In our study, we compared the patients with lumbar CSF tapping, which was done on 3 consecutive days. Post-tapping MRI was done only after the third day of tapping, and gait improvement was compared. Gait was selected as the clinical symptom for assessment of neurological improvement because it was the main and first symptom of NPH to manifest. Moreover, different studies have shown the effectiveness of gait measurement in post-shunt patients. In our study, 70% of the patients showed a gait improvement. An improvement in gait was considered when there was a change in the gait scale by a grade or more. Only a single patient in our study improved by 2 grades. For computing the variables, a grade change by one grade, or a grade change by more than one grade, were clubbed together as signifying the presence of gait improvement. In the other hand, if there was no change in the grade, it was grouped in the category of absence of gait improvement. A comparison of the pre- and post-lumbar CSF tap gait scale changes has been given in [Table 4].
In our study of 40 patients, 28 patients were categorized into the ‘improvement' group and 12 into the ‘no improvement' group. The mean CSF velocities across the aqueduct before and after the lumbar CSF tapping in the ‘improvement' group were 6.20 and 4.03 cm/s, respectively, showing a difference of about 2.17 cm/s. The mean velocities before and after lumbar CSF tapping in the ‘no improvement' group were 4.9 and 4.39 cm/s, respectively, showing a difference of approximately 0.51 cm/s.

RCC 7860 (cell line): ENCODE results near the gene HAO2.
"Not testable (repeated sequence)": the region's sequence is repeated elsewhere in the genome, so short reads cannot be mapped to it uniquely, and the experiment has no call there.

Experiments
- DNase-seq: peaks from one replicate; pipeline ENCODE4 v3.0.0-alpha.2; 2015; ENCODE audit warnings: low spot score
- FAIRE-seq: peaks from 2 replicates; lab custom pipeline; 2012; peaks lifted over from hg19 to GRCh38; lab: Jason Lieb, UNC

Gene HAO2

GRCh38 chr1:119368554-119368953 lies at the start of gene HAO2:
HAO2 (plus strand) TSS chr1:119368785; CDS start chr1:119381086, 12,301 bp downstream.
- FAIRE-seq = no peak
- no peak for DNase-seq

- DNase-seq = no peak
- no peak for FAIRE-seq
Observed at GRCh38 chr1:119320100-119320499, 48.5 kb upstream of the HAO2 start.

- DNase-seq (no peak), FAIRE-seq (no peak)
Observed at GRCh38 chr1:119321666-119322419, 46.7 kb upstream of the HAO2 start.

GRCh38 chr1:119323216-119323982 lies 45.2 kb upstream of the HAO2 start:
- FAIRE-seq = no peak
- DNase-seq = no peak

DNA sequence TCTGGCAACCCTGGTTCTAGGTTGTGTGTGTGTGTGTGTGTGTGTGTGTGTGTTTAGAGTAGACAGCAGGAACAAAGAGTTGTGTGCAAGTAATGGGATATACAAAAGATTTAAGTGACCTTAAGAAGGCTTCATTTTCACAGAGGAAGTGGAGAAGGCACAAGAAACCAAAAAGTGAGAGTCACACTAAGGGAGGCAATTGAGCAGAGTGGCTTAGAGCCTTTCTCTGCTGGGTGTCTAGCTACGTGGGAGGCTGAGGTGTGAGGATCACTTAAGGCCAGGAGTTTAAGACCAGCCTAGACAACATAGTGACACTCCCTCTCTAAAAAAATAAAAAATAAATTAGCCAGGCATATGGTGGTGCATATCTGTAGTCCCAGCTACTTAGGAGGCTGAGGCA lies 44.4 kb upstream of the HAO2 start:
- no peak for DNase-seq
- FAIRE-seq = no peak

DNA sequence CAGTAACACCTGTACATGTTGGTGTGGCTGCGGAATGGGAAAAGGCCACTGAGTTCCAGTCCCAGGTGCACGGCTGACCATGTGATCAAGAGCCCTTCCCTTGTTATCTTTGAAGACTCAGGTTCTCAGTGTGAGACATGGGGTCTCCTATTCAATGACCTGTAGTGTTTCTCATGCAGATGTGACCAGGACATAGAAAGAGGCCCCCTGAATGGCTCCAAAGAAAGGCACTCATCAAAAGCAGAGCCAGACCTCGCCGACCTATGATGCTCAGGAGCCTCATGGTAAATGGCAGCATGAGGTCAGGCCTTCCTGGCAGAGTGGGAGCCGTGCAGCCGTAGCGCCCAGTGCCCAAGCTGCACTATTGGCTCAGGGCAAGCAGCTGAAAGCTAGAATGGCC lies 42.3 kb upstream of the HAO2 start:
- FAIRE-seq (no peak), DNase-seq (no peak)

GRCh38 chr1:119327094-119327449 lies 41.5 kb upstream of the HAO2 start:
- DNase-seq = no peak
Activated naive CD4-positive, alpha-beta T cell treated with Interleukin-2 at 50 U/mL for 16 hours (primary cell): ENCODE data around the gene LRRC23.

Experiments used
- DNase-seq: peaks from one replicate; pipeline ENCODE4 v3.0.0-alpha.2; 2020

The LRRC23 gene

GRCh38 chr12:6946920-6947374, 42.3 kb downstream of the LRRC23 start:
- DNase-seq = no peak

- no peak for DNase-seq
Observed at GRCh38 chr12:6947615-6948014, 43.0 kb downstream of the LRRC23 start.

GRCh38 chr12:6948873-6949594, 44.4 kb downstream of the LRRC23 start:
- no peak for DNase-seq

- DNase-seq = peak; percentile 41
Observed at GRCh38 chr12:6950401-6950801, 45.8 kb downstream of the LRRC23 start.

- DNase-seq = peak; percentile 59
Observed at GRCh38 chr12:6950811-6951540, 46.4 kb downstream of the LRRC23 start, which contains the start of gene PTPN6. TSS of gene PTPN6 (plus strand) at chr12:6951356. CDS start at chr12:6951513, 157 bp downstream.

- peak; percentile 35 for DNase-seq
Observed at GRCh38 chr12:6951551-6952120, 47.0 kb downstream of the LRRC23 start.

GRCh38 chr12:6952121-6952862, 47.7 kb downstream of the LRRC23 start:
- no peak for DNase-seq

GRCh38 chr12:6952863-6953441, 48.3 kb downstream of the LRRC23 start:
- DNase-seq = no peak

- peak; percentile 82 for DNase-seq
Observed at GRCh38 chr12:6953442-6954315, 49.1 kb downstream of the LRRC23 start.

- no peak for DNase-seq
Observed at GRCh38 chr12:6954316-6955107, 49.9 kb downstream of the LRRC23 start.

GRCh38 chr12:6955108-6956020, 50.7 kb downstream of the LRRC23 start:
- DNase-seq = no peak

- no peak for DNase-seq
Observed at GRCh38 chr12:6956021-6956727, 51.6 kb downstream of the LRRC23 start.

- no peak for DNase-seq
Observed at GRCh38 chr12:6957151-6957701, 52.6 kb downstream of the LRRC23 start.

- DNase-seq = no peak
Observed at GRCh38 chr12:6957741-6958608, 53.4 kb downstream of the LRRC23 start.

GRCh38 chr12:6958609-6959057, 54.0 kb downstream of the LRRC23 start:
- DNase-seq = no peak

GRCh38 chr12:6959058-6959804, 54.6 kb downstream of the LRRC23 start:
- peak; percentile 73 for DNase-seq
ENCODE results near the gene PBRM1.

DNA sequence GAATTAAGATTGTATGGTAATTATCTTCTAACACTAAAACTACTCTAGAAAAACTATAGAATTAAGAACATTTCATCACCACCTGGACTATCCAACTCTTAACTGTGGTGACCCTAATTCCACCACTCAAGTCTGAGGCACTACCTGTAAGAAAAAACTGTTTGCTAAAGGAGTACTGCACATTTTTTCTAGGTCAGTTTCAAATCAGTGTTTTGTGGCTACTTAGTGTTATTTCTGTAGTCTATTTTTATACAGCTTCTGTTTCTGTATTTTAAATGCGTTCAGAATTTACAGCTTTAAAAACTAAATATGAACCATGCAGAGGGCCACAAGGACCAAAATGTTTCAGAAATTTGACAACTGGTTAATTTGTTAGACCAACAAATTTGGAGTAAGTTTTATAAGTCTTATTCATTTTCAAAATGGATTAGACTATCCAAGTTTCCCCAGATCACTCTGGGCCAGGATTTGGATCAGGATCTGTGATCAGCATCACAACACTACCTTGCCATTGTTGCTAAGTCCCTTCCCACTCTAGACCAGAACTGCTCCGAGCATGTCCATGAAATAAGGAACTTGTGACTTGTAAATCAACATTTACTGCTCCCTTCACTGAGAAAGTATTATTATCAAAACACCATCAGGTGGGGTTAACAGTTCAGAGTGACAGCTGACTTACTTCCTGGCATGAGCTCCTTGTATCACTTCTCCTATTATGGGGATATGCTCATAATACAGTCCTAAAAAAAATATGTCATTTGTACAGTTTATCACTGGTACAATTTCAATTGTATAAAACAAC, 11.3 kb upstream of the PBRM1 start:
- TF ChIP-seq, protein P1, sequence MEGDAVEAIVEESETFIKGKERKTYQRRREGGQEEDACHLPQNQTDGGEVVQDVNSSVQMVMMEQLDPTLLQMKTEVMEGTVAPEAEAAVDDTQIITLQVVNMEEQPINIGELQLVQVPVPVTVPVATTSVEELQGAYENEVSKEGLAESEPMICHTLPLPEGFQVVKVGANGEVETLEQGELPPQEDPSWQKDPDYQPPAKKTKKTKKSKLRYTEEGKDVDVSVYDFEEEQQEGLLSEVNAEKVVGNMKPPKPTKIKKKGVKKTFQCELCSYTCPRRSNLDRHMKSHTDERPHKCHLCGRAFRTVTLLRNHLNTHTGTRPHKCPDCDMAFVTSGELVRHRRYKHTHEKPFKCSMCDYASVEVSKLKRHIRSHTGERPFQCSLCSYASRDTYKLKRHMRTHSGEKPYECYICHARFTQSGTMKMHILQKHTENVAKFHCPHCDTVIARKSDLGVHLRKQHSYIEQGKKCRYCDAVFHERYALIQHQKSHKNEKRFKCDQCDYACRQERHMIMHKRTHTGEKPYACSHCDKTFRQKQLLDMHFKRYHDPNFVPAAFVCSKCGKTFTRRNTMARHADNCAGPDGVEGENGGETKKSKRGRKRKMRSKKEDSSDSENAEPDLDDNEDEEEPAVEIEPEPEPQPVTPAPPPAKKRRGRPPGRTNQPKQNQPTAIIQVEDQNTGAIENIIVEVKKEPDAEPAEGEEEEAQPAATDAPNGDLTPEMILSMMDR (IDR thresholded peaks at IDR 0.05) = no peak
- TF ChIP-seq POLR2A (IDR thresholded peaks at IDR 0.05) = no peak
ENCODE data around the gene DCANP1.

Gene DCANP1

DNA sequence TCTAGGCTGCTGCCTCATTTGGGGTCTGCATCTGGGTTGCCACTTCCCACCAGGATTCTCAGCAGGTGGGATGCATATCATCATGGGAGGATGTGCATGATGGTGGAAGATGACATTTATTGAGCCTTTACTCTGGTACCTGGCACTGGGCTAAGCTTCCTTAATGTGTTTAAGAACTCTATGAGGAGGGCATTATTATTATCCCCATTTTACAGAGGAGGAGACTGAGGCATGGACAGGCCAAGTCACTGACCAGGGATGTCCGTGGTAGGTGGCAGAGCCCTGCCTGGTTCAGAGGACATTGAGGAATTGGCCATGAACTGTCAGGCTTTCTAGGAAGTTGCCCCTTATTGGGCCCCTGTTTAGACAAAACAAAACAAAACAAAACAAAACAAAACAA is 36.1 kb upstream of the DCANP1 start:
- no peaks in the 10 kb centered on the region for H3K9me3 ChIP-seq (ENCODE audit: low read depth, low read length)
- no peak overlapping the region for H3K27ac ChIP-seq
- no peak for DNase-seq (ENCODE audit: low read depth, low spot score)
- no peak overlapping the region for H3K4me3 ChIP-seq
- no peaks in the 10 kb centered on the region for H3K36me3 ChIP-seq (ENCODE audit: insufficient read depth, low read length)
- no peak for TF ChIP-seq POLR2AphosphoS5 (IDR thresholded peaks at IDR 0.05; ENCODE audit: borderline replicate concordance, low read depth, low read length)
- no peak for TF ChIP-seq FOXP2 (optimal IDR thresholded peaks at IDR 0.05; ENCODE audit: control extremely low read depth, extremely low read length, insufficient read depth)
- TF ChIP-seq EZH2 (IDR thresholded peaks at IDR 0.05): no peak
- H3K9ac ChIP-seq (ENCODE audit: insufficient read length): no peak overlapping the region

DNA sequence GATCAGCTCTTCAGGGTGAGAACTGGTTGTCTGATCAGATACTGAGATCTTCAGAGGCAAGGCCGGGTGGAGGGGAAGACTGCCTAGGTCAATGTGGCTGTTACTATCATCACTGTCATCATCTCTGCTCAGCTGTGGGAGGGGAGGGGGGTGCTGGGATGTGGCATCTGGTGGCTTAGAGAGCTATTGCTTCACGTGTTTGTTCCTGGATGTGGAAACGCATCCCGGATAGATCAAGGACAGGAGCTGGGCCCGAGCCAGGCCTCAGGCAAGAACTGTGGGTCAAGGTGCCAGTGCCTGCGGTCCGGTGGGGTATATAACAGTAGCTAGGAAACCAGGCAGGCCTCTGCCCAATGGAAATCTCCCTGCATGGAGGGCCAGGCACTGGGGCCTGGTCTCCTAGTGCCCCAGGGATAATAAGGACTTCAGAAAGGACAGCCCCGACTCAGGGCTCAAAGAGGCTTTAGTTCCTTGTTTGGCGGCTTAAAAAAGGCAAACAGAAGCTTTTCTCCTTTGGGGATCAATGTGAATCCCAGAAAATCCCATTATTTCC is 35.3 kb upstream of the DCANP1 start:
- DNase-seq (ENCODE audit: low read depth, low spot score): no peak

Five patients from the ‘improvement' group underwent endoscopic third ventriculostomy, out of which 4 patients showed improvement in their symptoms. One patient showed no significant improvement after shunt surgery. Two patients from the ‘no improvement' group also underwent endoscopic third ventriculostomy and showed no improvement in their symptoms. Studies on comparison of clinical symptoms with the average peak CSF velocity across the cerebral aqueduct are very limited. Studies conducted by Sharma et al., used PC-MRI for the comparison of peak CSF velocity before and after CSF tapping. According to the study, 93% of the patients had neurological improvement by shunt surgery, and showed a statistically significant decrease in the peak CSF velocity at the cerebral aqueduct in the ‘improvement' group. This study compared the peak CSF velocity across the aqueduct both prior to and after shunt surgery, whereas our study compared the gait improvement with the average peak CSF velocity across the aqueduct after three consecutive lumbar CSF drainage procedures.